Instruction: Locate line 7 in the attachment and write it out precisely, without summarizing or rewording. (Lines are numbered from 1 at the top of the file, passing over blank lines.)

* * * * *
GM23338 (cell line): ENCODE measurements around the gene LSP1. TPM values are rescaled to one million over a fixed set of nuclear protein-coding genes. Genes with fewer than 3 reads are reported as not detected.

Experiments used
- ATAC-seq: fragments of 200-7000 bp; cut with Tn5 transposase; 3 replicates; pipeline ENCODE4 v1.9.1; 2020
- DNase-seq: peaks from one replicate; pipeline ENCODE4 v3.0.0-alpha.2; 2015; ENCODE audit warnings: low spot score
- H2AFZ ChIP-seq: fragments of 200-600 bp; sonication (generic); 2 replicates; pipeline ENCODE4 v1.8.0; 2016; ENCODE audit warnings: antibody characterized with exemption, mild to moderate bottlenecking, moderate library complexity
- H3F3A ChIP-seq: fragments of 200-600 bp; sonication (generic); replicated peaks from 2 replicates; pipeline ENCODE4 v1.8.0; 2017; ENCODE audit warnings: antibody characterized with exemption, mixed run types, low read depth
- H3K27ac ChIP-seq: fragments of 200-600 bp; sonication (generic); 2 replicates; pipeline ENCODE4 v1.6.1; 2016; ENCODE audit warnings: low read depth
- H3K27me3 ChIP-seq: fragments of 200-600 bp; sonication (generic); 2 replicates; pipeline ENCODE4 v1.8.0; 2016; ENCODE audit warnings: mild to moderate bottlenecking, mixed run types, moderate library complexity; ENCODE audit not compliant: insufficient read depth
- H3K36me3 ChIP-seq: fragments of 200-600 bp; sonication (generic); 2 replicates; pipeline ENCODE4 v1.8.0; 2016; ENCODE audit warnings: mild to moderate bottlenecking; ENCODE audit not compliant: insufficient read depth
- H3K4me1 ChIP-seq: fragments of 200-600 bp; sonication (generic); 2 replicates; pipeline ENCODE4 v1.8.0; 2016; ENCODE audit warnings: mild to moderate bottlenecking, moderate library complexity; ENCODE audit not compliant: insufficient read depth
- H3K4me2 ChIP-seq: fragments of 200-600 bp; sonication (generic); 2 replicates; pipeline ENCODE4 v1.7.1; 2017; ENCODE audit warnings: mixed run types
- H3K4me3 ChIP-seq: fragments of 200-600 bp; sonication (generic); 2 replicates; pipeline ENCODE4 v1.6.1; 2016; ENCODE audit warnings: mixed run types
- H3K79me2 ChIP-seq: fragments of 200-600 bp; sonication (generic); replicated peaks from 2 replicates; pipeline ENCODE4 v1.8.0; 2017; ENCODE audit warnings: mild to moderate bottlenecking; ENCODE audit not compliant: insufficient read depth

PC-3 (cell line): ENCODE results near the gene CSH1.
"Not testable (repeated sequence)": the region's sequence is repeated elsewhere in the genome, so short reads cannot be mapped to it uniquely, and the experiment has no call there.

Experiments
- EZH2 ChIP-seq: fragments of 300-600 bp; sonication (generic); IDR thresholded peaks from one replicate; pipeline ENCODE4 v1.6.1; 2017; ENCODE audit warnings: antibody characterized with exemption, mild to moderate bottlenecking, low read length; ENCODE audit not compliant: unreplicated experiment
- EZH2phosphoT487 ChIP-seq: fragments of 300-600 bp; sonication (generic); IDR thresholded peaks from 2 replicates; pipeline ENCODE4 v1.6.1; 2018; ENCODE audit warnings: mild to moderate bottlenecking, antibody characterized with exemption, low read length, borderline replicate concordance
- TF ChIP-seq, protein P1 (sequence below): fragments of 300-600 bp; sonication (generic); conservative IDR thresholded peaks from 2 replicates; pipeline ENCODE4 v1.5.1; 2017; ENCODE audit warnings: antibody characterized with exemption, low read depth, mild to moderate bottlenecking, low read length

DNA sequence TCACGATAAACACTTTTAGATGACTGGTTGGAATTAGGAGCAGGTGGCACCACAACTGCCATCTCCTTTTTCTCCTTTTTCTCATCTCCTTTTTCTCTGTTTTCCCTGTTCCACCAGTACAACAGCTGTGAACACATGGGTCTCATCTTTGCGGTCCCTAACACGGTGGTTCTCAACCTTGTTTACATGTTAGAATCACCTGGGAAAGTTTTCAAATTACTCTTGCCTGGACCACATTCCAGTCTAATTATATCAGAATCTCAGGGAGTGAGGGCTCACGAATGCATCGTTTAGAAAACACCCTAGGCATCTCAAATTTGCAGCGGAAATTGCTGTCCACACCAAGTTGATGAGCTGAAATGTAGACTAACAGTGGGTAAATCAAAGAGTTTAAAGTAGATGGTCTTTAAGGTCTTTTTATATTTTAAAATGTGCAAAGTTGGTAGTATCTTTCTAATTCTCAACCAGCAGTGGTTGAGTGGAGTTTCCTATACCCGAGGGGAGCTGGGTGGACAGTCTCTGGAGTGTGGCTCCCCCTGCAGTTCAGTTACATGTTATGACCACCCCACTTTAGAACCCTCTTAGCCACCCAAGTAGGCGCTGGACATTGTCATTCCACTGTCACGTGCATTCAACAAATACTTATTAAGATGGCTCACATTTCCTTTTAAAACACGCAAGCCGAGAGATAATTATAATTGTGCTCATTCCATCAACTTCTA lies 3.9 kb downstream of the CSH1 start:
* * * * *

- H3K27ac ChIP-seq: fragments of 200-600 bp; sonication (generic); 2 replicates; pipeline ENCODE4 v1.6.1; 2016; ENCODE audit warnings: low read depth